Telehealth plan could revolutionise cancer treatment in the bush

Dr Sabe Sabesan

Doctors in north Queensland have developed a new plan they say could revolutionise cancer treatment in the bush, by extending access to clinical trials for cancer patients in remote areas.

The plan would be an extension of the existing telehealth model which brings treatment to remote patients.

Telehealth services deliver health services using communication technologies such as video-conferencing, enabling patients to speak to specialists without having to travel to the nearest major city.

Dr Sabe Sabesan, an oncologist and the architect of the new national framework, said that international guidelines “clearly suggest that the best treatment option for incurable cancers is clinical trials.”

Despite that, residents outside of major centres in Australia struggle to access the experimental treatments offered in clinical trials.

Dr Sabesan’s model would work like telehealth, using the primary centres’ specialists, trial coordinators and staff to help recruit, treat and manage patients up to hundreds of kilometres away.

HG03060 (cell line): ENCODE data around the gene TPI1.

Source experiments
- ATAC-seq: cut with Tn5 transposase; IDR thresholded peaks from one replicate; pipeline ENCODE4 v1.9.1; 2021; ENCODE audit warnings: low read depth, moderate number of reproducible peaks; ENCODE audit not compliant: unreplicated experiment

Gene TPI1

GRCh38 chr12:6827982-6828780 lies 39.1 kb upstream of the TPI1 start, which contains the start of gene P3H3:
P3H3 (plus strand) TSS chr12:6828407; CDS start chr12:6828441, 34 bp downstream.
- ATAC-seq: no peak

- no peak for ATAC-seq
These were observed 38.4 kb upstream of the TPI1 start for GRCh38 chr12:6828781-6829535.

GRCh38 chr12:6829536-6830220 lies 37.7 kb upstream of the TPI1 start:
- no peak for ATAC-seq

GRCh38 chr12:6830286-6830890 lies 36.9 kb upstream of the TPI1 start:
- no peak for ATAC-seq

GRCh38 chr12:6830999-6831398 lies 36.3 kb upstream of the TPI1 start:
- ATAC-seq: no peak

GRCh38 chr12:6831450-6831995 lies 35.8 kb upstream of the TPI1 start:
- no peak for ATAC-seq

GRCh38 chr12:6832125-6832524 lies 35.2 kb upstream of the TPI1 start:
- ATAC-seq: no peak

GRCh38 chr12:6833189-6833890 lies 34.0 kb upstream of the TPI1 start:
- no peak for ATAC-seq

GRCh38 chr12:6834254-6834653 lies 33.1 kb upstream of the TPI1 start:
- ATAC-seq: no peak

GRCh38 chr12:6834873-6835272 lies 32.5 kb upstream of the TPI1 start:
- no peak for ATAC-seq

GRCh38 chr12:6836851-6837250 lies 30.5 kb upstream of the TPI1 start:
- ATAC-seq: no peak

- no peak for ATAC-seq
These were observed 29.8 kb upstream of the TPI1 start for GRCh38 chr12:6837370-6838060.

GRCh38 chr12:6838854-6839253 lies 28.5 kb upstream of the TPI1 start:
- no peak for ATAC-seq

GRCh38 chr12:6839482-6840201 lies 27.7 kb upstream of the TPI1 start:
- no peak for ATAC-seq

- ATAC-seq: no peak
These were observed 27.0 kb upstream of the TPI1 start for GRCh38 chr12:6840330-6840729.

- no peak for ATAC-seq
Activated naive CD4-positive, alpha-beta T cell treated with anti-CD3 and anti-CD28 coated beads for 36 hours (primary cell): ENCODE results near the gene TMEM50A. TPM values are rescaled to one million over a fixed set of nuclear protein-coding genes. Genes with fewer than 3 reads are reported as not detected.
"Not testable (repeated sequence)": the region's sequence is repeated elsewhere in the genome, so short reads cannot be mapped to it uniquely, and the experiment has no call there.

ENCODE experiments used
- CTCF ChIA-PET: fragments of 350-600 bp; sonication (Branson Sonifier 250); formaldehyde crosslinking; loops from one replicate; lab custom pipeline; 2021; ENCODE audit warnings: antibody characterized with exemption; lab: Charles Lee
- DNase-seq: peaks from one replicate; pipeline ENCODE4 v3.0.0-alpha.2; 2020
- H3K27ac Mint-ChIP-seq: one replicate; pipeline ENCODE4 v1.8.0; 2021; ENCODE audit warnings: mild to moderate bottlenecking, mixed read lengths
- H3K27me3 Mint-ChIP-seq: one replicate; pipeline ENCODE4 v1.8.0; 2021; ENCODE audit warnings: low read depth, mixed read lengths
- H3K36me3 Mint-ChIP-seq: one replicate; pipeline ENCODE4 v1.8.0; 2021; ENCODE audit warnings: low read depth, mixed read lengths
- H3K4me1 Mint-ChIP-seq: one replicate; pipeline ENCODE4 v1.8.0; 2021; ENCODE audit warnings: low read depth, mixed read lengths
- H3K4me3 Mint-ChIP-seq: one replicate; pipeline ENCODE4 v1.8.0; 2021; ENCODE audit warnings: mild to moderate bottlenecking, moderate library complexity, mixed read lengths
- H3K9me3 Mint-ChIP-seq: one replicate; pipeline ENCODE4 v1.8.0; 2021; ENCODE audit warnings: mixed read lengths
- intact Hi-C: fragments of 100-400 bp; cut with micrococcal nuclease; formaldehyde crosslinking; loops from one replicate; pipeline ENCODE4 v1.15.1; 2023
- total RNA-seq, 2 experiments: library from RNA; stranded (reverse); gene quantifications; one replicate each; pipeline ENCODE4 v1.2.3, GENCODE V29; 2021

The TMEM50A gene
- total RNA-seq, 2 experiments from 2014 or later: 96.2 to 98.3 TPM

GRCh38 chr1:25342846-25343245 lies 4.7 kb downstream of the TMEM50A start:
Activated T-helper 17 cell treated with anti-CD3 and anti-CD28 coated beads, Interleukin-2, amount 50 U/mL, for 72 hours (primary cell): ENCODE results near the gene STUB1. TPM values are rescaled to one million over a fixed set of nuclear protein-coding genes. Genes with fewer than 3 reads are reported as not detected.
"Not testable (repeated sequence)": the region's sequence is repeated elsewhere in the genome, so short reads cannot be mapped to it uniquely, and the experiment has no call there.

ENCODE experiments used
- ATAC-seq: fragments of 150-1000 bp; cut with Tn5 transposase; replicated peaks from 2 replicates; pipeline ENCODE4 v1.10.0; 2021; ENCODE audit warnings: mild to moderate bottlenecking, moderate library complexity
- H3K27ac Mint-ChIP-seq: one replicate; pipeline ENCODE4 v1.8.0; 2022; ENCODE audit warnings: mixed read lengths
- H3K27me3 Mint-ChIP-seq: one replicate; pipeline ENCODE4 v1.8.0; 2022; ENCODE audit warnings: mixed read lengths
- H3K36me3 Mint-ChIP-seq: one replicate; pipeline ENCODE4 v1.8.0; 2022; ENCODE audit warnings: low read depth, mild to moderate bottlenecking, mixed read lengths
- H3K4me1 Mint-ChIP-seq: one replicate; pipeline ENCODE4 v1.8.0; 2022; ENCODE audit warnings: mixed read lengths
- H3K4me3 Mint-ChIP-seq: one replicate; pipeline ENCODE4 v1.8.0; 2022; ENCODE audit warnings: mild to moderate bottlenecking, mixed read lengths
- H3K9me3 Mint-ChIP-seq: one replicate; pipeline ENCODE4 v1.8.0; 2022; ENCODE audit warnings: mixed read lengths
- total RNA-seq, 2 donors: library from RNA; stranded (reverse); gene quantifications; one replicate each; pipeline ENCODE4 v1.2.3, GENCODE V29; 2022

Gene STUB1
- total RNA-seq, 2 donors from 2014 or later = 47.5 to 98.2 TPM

“The clinical trial access to rural patients, whether it is through the telehealth model or a face-to-face model, is fundamental for cancer care,” he said.

“If you want to provide the best option for our patients and improve their survival, then clinical trials needs to made be available, or made accessible to rural patients closer to home.”

Dr Sabesan said the plan was ready to go, but there were still a few hurdles to overcome.

“We need to have all the regulatory processes streamlined.

“For example contracts, you can’t have 10 different contracts, so hopefully governments should facilitate formation of one overarching contract that includes everyone.”

Broader access has overall benefits the country: COSA

Dr Sabesan has gathered the support of Australia’s medical community, including the Clinical Oncology Society of Australia (COSA).

Dr Mei Krishnasamy, COSA’s president, said broader access to clinical trials would mean larger study sample sizes and better outcomes.

“The more people we can recruit the more attractive we become to international industry and sponsors,” she said.

“Which is fabulous for our patients because we get more trials, but it’s great for the country because we get more money in to do trials, and we know that’s great for the health system.

“It’s great for the economy and it’s great for our workforce, who are able to then develop more and more clinical trial skills.”

Dr Krishnasamy said there was still work to be done, but praised the work of Dr Sabesan and his team.

“I think what Professor Sabesan and his team have done is that they have offered for the first time in Australia a national framework for this conversation to really take off, and that’s very exciting.”

COSA has recently published Dr Sabesan’s Australasian Tele-Trial Model.

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